This technique might have worked during the era of Alexander Graham Bell and the crank-operated phone. The rattling was meant to connect you to the switchboard operator who sat at a giant panel with 100 other “girls” pulling out and pushing in little plugs and saying in a twangy nasal voice, “Num-ber, pleee-aaase.”  I don’t know exactly when this was phased out, but it was likely sometime after World War II.

There’s more. Until very recently, writers were always portrayed a certain way. They hid out in the attic with a manual typewriter and banged away, ripping the finished pages out, crumpling them up violently, and tossing them into the wastebasket in the far corner of the room. Hitting the basket meant it was a good writing day.

I remember this in Wonder Boys with Michael Douglas, in which he wrote a thousand-page novel without carbons (remember carbons? If you’re under 60, you won’t), so that by the end of the movie the one existing copy blew out to sea.

Update, Hollywood, update. Don’t show people slapping a hysterical person. Would YOU like to be slapped if you were hysterical? I’d be tempted to rip the person’s throat out. But hey, if it’s done in the movies, that’s what we need to do. It must work.

Woody Allen, now. (My fingers invariably stumble over his name and call him Woody Alien.) We all know he IS that writer who sits in a little nook in his palatial home banging away at a manual typewriter (and who must have his ribbons handmade for him in Thailand or somewhere). In his latest venture, Blue Jasmine, a tour de force vehicle for Cate Blanchett who plays a sort of latter-day Blanche DuBois, there are some clangers that are not only puzzling but downright offputting. One wonders if Allen has been living in a cave all these years.

Phones are the worst of it, though that’s not all: Jasmine’s low-rent sister Ginger has a wall phone with a cord which her badass boy friend predictably rips out of the wall and hurls, presumably in order to cut her off from all human contact. It’s the equivalent of taking an axe and cutting the phone line. Grrrrrrrr.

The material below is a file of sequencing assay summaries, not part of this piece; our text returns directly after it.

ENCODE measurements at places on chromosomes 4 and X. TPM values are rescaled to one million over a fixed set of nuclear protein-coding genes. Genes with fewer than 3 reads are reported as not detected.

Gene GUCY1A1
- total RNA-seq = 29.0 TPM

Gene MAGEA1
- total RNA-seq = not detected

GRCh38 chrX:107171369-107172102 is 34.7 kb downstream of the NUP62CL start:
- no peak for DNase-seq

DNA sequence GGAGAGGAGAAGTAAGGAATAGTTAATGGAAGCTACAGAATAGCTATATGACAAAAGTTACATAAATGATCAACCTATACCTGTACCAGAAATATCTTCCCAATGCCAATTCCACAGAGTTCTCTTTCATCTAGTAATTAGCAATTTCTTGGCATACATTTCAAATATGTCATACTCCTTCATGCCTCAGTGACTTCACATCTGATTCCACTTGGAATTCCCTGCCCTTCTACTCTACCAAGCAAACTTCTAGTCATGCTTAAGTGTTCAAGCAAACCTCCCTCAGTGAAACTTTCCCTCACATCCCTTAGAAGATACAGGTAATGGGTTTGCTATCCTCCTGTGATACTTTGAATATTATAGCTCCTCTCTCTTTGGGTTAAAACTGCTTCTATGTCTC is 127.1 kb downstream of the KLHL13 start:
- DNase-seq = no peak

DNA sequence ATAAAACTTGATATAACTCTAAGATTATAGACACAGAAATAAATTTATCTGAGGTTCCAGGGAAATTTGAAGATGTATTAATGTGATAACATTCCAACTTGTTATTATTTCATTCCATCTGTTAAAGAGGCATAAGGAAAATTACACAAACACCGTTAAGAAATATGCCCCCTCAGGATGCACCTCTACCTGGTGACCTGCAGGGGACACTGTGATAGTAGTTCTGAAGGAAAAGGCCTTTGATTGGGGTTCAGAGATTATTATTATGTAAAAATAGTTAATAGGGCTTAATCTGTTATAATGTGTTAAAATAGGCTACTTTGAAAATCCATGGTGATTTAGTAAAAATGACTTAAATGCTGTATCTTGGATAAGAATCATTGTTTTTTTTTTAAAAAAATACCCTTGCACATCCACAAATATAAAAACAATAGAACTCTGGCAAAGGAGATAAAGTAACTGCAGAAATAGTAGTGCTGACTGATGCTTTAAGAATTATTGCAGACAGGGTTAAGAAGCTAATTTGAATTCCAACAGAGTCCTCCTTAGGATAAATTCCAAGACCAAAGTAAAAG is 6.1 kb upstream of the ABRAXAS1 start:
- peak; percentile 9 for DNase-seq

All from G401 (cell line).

Though Jasmine spends a lot of time jittering around on her iPhone, she claims to have no technical experience whatsoever and decides to take a “computer course” so she can study fashion design online.  This is one of the most awkward, embarrassing things I’ve seen in a movie in quite a few years. The computer course is generic, its purpose unnamed, but it reminds me of the things senior citizens used to take in the early ‘90s to reduce their terror of technology.

The people taking this course aren’t seniors, but appear to be college-age students of a generation that grew up surrounded by technology, swimming in it like fish in the sea. My own kids, who are practically middle-aged by now, experienced computers as a fact of life and naturally became more proficient as the technology blossomed, then boomed. My son moved into a career as a techie without any sort of awkward transition and has thrived in it as naturally as a superbly-trained athlete in competition.

So why all these 25-year-old people taking this baffling “computer course”? Because no one dares tell Woody Allen that it’s a clanger of monstrous proportions. It really does get in the way. I’m not a particularly  tech-savvy person and for the most part stick to basics, but I doubt if navigating an online course would tax my abilities because it’s all pretty simple and straightforward.

Allen missed a chance for a splendid visual joke: he could have shown a roomful of seniors desperately trying to get the hang of this, while Jasmine looks around in chagrin. But his pride probably would not have allowed it.